Bountiful field crop harvests expected on the back of beneficial weather

Bountiful field crop harvests expected on the back of beneficial weather

RICHMOND—Entering the 2022 growing season, the already tough task for Virginia farmers to produce quality crops was made even more difficult by inflation and supply chain disruptions.

Despite the difficulties, the state’s farmers persevered and are on track to reap excellent yields on several major field crops thanks to an assist from Mother Nature.

“Coming into this year there was a lot of concern among farmers about their ability to get their hands on everything they needed, and then what it would cost,” said Robert Harper, grain division manager for Virginia Farm Bureau Federation. “Yield is everything, and farmers went into their fields heading into 2022 knowing it was going to cost them more than it ever has to plant corn or soybeans.”

Thankfully, Harper added, there are a good number of farmers expecting above-average yields and some “who are expecting the best crop they’ve ever grown. Having that extra yield is going to go a long way for their bottom line.”

The success of Virginia’s field crop growers comes despite many localities seeing below-average rainfall throughout the growing season, as indicated by the National Agricultural Statistics Service’s crop report for Aug. 29.

While statewide rainfall shortages have persisted throughout the summer, Harper noted timely rain showers have benefited many farmers growing crops west of Interstate 95.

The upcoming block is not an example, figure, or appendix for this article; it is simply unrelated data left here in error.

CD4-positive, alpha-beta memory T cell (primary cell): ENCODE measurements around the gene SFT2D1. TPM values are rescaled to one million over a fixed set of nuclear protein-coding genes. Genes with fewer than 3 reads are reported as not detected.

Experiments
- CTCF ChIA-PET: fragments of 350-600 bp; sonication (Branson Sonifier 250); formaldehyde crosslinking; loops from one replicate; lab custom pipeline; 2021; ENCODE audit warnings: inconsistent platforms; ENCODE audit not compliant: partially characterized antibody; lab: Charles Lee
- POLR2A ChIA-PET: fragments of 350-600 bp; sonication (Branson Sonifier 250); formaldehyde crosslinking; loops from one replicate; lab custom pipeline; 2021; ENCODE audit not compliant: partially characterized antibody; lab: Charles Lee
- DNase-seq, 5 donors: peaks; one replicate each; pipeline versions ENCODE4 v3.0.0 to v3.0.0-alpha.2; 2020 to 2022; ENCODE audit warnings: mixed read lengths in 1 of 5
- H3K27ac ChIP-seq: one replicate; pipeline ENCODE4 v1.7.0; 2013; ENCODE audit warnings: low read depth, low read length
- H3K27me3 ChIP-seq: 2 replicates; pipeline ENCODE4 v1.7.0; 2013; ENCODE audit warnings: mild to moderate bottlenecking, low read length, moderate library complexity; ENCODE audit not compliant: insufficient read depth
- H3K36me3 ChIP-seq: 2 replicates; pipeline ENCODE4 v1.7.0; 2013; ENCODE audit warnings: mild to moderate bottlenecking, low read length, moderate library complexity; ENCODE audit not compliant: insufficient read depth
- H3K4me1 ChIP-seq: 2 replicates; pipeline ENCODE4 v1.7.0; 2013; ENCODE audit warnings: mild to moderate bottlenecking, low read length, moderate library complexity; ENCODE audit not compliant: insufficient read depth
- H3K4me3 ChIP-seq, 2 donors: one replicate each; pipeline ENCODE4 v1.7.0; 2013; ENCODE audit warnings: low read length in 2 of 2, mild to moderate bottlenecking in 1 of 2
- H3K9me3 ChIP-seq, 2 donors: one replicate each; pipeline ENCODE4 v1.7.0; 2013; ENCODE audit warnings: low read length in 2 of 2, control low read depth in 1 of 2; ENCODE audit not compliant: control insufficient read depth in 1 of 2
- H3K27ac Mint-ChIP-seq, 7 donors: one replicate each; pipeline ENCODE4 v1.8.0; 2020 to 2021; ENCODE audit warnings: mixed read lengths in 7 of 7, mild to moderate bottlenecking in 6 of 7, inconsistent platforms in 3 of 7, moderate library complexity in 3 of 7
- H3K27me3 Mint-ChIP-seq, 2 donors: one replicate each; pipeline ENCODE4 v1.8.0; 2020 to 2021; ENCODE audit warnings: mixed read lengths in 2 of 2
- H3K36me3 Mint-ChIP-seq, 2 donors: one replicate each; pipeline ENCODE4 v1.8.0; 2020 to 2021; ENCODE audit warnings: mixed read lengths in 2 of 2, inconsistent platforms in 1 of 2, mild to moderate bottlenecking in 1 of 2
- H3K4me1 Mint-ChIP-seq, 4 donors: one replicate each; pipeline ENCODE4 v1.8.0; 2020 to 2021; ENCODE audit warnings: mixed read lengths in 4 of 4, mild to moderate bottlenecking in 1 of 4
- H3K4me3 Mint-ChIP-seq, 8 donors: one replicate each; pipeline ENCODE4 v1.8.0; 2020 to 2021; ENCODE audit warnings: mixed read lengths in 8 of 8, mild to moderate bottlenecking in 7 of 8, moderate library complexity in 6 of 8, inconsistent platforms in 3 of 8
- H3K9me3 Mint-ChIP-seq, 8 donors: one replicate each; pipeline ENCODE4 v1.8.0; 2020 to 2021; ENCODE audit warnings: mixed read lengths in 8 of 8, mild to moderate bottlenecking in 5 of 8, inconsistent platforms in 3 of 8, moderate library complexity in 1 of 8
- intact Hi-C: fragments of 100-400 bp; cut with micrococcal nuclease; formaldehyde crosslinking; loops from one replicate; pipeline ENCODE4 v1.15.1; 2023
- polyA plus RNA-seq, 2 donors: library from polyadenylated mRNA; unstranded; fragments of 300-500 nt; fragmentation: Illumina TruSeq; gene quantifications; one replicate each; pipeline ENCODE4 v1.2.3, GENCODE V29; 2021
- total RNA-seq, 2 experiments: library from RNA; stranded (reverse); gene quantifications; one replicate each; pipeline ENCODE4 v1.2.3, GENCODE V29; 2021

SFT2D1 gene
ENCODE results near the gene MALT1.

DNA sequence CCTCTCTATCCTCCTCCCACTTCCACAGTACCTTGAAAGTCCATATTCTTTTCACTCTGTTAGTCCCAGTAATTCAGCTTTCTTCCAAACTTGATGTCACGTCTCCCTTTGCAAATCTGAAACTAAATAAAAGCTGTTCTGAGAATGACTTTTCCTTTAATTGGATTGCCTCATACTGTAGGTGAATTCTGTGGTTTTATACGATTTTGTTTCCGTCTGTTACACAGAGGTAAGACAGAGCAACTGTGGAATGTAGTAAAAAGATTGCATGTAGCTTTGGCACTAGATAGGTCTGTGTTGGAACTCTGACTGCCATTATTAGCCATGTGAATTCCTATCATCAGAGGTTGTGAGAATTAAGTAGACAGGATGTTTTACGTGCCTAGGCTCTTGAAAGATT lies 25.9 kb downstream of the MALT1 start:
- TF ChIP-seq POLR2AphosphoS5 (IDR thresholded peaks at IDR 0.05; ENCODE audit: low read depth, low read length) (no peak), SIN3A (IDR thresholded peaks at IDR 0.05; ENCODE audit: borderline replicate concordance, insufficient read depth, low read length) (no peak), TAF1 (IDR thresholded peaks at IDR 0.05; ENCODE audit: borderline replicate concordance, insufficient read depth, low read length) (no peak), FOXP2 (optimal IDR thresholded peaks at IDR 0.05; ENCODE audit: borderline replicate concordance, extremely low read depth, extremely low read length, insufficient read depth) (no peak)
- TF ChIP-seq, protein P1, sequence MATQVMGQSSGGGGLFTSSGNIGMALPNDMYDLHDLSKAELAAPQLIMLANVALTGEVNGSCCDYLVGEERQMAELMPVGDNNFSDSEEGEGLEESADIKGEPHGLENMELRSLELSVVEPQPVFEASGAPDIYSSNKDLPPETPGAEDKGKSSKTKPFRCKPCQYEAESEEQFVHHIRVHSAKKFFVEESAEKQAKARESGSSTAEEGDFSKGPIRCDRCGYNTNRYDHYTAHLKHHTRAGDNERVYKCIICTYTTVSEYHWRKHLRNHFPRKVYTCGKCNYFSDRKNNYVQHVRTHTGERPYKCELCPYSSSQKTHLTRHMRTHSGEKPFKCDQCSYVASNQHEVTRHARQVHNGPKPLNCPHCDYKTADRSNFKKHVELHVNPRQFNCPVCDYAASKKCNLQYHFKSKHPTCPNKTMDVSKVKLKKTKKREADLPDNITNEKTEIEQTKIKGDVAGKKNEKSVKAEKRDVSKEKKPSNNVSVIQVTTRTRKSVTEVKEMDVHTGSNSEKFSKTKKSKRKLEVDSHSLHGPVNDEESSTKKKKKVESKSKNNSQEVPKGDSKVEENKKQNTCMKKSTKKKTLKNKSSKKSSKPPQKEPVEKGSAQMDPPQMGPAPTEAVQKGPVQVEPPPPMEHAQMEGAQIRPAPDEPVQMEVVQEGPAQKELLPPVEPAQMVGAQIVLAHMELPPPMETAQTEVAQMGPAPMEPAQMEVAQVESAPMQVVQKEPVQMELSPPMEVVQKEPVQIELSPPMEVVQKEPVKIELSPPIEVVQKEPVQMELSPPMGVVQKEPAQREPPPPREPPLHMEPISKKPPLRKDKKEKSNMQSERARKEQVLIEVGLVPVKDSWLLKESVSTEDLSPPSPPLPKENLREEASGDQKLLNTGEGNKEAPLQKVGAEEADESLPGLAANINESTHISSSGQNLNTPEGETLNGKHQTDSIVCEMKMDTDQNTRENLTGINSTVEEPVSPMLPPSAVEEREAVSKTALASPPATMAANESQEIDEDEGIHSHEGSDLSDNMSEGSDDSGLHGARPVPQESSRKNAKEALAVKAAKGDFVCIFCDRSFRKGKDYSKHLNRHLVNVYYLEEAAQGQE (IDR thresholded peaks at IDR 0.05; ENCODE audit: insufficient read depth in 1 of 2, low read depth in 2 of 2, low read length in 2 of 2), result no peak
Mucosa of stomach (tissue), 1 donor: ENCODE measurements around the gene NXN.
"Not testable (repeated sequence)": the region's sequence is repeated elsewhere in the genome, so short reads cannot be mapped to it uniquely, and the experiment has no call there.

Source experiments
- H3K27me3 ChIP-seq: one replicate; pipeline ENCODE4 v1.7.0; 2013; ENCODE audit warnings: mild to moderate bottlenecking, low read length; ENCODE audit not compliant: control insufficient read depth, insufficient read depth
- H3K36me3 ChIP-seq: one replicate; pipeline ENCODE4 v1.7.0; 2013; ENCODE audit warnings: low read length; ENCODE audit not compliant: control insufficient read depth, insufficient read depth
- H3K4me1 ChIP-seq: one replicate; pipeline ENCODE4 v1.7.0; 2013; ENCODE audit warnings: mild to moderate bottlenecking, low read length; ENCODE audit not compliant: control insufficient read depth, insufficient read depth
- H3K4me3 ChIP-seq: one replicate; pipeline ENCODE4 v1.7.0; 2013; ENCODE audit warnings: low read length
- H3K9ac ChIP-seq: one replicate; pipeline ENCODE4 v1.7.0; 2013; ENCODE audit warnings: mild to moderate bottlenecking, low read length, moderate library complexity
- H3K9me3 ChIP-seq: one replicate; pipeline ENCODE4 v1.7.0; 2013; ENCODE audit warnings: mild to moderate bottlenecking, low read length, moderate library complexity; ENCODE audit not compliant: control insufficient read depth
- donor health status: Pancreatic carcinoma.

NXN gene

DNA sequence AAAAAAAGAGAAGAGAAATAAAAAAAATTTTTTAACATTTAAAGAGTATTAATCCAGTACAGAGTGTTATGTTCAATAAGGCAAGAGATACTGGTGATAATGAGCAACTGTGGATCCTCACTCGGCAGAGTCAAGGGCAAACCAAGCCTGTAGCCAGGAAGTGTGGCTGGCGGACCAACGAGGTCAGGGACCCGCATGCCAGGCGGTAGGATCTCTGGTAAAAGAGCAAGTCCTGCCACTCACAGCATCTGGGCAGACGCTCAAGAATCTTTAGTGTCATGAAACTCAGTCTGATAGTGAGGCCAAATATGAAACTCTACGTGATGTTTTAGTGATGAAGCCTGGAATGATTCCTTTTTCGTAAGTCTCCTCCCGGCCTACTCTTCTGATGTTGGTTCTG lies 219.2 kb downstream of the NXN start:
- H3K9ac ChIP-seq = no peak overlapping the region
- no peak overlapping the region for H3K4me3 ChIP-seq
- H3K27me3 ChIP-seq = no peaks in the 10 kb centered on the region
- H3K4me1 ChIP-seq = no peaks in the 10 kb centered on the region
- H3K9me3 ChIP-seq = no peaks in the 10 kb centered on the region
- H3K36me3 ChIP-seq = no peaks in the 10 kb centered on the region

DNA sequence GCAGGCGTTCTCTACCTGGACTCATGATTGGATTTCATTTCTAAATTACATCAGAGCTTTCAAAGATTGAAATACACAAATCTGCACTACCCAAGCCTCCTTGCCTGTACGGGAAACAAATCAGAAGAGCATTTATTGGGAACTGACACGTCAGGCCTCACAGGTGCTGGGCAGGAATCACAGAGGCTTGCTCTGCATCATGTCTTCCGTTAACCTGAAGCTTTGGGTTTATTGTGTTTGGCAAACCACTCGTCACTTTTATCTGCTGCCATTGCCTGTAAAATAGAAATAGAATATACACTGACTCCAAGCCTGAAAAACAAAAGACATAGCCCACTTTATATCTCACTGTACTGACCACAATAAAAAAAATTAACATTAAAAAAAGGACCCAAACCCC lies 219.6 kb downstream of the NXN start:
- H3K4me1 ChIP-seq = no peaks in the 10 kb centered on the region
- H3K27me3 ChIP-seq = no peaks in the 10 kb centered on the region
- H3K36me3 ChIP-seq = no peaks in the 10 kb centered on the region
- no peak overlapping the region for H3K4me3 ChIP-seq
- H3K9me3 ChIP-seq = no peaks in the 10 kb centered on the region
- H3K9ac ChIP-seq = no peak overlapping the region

The crop report revealed 96% and 93% of Virginia’s corn and soybean crops were in fair or better condition, respectively, and 76% of corn and 69% soybeans are in good to excellent condition.

A mid-August NASS press release also showed farmers expected increased corn and soybean yields from last year. According to the release, Virginia corn is estimated to come in at 160 bushels per acre and soybeans at 47 bushels.

Harper noted that if each estimate is realized, the corn yield will be the second-best in state history, while the soybean yield will be a state record.

In addition to corn and soybeans, Virginia peanuts and cotton also are thriving this year. One hundred percent of peanuts and 99% of cotton are in fair or better condition, respectively, and 90% of peanuts are in good and excellent condition, with cotton at 84%.

Shelley Barlow, who grows cotton, peanuts and soybeans in Suffolk, said her crops mostly were in good condition, but they’re experiencing what she considers a third spell of heat stress. NASS, which tracks rainfall in nearby Norfolk, shows the area has seen a deficit of 7.2 inches of rain against an average year from June 1.

Barlow said cotton and peanut farmers in the area are hoping for occasional rain for the rest of their season. Soaking rains—or a prolonged wet period—could wash out harvests that also are projected to outperform last year’s production totals.

Caroline County grain farmer Lynwood Broaddus said his early-season corn and soybeans performed well, but mirrored Barlow’s view that more rain is needed for crops still in the field.

“We’re very optimistic,” Broaddus said. “It’s Virginia—it’s almost expected to be hot and dry, and sometimes you’re lucky and get showers.”

Media: Contact Harper at 804-290-1105, Barlow at 757-544-1846 or Broaddus at 804-512-4068.



Get Recognized

If your publication or radio or television station is delivering stellar coverage of agriculture on an ongoing basis, this is the award competition to enter. Learn More

Friend of the Farm™ logo

Become a Friend of the Farm™

When you become a member of Virginia Farm Bureau, you support farming, agriculture and the Virginia way of life.

Join Now